David’s Last Words
Open Your Bible
2 Samuel 23:1-39, 2 Samuel 24:1-25, Micah 1:2-3, John 2:19-22
Scripture Reading: 2 Samuel 23:1-39, 2 Samuel 24:1-25, Micah 1:2-3, John 2:19-22
They say that at the end of life, things will become clearer. Our priorities will crystallize and our discernment will sharpen. They say no one ever lies on their deathbed and says, “I should have spent more time at the office.” No one wishes they’d been less generous, less loving, less devoted to forgiveness and reconciliation. The secret, then, is to live now with the end in mind—to live now like we’ll wish we had then.
This is what they say. But what does the Bible say?
Scripture is filled with flawed humans who could have lived life better. Aside from Jesus, you’ll be hard pressed to find a person whose deathbed retrospective is free of wishes or regrets. Come to think of it, the idea of finding a “secret” to outsmarting our humanity is wholly absent in the 66 books of the Bible.
Instead of giving us life hacks, God’s Word gives us a promise: our life here on earth exists within our truer, eternal life with God through His Son.
When we reach the final chapters of 2 Samuel, at the end of David’s life, we don’t find him urging us to be our best selves. We find him composing a final poem—one last expression of what he knows to be true of God and his life with God. In it, David declares:
Is it not true my house is with God?
For he has established a permanent covenant with me,
ordered and secured in every detail.
Will he not bring about
My whole salvation and my every desire?
– 2 Samuel 23:5
David’s dying thoughts don’t hinge on what he has or has not done, but rather on what God has done and continues to do.
God made a covenant with David and He ordered every detail, in David’s life and beyond, to uphold that covenant. The second half of chapter 23 gives us a glimpse into those details—a brief and profound look into God’s provision, for David and for all people of the covenant, through the exploits of David’s “Mighty Men.”
This group of more than thirty men were named and known, both by the Lord and by David. Their devotion to God’s anointed king was no accident, and neither was the bravery and might they displayed on David’s behalf. One, named Eleazar, fought until he quite literally could not go on. Verse 10 says he “stood his ground and attacked the Philistines until his hand was tired and stuck to his sword.” Even so, Scripture makes it clear that God brought about the victory that day (1 Samuel 23:10). Another, called Benaiah, “went down into a pit on a snowy day and killed a lion” (v.20). A trio of men known as “the Three” risked their lives just to bring a thirsty, homesick King David a drink of water from his hometown well (vv.15-16).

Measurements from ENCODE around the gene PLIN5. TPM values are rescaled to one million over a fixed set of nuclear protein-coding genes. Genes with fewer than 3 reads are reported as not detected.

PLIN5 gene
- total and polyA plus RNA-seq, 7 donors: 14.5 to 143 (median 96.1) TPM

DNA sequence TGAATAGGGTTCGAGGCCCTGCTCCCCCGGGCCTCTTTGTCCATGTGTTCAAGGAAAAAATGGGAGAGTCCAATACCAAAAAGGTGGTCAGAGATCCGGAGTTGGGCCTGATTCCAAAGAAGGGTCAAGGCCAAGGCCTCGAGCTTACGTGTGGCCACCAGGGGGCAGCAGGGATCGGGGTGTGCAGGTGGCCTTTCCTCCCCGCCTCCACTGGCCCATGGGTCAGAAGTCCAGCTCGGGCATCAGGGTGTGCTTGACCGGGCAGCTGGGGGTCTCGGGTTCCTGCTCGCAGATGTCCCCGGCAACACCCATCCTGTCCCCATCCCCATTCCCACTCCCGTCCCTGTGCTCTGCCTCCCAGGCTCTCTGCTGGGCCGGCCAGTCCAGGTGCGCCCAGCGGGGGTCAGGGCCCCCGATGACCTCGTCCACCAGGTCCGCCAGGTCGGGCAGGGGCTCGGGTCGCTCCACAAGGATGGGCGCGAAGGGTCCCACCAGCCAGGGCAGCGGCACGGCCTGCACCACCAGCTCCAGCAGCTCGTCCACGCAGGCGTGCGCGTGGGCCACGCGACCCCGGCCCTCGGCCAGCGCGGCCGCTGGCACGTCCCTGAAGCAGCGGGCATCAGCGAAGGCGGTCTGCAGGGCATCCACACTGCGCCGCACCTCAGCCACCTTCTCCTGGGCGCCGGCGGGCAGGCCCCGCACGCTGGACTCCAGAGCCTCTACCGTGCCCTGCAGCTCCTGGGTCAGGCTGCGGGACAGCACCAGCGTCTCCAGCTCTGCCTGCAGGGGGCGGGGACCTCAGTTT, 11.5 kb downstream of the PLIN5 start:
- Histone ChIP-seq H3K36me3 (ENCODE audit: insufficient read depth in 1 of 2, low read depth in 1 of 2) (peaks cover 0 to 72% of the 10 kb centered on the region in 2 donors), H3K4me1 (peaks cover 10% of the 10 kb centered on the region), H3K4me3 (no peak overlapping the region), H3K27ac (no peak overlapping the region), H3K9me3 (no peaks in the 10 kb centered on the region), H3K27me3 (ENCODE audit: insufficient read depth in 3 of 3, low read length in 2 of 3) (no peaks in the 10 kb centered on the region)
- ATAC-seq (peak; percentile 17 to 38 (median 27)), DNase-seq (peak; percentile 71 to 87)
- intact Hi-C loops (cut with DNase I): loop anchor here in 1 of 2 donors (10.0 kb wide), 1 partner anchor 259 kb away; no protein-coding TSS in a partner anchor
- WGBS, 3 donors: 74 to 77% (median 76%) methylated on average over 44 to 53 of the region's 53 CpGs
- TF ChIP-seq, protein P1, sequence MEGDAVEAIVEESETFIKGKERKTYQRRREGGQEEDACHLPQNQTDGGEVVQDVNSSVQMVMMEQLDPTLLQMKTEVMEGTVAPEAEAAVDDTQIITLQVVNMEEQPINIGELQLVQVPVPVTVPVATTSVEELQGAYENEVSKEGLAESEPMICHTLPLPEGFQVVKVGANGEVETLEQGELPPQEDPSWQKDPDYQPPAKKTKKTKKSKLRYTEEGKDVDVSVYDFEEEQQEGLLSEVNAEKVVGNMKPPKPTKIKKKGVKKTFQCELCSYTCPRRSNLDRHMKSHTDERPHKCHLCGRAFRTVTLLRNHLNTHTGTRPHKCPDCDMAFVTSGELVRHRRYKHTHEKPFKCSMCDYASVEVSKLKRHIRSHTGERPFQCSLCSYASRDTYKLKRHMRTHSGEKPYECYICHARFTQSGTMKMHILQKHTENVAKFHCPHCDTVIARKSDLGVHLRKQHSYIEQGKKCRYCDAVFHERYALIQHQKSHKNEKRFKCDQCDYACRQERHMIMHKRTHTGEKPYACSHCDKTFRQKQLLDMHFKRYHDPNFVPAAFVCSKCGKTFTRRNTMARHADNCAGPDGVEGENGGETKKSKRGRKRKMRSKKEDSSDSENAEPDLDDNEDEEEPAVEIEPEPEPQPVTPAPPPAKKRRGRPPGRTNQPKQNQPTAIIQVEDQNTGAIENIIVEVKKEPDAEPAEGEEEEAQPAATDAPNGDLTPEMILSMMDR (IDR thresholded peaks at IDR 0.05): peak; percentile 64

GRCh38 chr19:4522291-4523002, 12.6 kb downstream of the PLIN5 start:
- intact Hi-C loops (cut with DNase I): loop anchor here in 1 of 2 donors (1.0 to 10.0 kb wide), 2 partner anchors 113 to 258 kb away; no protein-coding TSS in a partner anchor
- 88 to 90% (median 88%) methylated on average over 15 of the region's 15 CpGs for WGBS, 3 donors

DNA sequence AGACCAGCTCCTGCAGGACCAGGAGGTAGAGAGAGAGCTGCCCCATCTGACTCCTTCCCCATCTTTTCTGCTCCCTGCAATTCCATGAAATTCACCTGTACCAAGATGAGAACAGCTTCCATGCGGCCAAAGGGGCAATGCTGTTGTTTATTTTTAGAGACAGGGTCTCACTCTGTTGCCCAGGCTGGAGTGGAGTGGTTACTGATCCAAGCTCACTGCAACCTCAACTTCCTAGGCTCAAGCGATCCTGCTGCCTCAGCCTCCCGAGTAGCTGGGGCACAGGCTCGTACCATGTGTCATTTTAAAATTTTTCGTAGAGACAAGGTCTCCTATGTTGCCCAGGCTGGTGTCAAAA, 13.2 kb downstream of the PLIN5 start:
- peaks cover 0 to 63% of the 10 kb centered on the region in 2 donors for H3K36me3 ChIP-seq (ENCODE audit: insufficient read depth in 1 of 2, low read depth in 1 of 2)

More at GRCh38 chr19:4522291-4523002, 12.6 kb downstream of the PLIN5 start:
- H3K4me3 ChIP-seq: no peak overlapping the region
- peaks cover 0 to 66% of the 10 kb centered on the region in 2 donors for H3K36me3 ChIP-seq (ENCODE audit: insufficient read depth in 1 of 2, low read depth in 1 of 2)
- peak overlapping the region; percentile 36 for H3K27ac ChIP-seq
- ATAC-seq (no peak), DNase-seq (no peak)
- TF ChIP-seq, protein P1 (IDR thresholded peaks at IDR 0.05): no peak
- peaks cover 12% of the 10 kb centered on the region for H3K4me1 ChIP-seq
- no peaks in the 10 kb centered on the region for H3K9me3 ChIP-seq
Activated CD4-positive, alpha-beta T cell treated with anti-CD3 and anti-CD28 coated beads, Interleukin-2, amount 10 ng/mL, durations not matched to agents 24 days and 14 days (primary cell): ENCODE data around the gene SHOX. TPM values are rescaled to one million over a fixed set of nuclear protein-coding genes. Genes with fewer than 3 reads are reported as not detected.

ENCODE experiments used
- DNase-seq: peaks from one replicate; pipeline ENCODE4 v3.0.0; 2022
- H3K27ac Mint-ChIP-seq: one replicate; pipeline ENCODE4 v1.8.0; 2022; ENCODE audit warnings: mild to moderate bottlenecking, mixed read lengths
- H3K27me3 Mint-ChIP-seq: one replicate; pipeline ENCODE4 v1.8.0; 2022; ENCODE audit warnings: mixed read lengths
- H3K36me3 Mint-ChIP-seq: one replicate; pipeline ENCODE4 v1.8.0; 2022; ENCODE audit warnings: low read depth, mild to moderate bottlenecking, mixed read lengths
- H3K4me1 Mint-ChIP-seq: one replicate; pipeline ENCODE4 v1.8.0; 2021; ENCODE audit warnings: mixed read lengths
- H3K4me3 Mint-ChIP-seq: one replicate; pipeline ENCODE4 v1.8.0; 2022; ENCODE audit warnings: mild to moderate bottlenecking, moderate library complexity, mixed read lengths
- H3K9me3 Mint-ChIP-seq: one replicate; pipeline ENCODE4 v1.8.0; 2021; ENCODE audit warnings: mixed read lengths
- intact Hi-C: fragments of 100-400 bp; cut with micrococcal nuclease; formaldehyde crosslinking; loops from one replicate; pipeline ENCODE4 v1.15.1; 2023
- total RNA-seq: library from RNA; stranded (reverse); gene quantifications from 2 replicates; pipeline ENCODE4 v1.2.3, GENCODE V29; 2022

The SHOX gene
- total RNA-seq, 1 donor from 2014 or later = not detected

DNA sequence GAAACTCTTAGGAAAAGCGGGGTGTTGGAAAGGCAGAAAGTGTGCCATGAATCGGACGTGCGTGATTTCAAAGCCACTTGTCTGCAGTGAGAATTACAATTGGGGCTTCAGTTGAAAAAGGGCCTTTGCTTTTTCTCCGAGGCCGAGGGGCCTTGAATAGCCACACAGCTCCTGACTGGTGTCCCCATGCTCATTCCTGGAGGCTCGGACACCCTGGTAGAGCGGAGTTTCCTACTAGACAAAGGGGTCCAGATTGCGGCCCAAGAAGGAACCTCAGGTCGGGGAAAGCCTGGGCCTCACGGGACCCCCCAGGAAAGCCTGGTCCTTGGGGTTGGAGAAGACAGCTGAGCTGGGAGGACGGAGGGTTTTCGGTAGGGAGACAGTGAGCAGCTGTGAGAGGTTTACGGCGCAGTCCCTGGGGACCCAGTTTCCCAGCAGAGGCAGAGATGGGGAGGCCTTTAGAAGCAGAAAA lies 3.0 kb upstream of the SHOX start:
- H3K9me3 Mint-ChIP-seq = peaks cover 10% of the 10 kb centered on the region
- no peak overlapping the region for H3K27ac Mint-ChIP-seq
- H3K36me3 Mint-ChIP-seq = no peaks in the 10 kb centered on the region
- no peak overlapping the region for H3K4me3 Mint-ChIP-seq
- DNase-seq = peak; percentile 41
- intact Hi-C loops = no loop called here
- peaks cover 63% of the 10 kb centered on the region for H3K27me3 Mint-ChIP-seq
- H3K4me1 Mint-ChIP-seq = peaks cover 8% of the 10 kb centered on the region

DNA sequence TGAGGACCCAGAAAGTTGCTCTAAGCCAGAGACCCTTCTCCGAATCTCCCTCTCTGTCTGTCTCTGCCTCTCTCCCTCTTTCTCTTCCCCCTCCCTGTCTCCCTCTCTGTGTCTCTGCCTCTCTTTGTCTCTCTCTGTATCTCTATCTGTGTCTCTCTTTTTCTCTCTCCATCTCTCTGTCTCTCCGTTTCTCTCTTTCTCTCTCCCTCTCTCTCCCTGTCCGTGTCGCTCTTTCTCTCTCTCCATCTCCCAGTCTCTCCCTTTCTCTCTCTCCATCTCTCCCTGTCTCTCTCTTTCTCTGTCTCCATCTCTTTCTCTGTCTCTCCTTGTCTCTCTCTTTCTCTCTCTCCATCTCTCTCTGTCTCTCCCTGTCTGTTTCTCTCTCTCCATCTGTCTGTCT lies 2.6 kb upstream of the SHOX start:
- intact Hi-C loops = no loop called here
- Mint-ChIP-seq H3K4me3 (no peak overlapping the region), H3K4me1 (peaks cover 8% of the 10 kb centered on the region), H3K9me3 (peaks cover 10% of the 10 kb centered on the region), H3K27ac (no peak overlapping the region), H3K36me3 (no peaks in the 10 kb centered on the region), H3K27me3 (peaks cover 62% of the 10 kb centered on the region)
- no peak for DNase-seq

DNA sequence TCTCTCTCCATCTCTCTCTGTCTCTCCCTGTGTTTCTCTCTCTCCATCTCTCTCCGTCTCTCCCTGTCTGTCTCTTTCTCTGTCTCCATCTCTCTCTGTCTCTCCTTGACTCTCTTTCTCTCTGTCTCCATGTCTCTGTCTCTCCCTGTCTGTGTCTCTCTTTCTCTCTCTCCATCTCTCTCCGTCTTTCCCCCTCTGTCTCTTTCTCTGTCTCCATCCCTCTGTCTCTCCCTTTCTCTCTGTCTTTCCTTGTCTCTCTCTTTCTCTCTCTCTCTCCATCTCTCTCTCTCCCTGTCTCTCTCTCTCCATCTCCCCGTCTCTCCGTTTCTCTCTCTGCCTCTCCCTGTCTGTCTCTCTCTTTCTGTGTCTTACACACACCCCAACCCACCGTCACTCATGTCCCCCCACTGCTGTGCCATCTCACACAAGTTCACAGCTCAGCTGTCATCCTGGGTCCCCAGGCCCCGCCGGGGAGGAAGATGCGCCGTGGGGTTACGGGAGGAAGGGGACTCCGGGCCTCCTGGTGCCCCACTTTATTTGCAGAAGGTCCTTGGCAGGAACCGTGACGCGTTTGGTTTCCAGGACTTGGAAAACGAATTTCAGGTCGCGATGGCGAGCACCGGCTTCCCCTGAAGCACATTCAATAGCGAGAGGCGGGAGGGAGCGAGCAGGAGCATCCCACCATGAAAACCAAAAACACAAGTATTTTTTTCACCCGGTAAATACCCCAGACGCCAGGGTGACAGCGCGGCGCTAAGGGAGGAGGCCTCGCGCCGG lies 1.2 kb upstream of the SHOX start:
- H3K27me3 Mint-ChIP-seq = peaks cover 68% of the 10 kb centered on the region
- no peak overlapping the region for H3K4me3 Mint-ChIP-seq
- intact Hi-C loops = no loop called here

I circled their names in my study book—these warriors of the covenant who are known by name to the Lord and now to us so many generations later. It was the name at the end of the list that made my stomach lurch: Uriah the Hethite (v.39). The same Uriah who was married to Bathsheba. The same Uriah who was killed to cover up the king’s own sin. A mighty man snuffed out by a powerful one.
Our stories, like David’s, are complicated. They are filled with things we did and didn’t do, things other people did and didn’t do, and the consequences that followed. We have days when we look like heroes and days when our hearts look as murderous and unfaithful as David’s did with Uriah and Bathsheba. The story told in 1 and 2 Samuel offers us only one faithful Hero—the Lord.
God’s faithfulness is the context of David’s story and ours. His sovereignty reigns over every plot point; His mercy is mightier than our regrets. By faith in God’s Son, Jesus, we can stand at the end of our days and say with David, “My house is with God. He has established a permanent covenant with me, ordered and secured in every detail. He will bring about my whole salvation.”
All glory be to Him.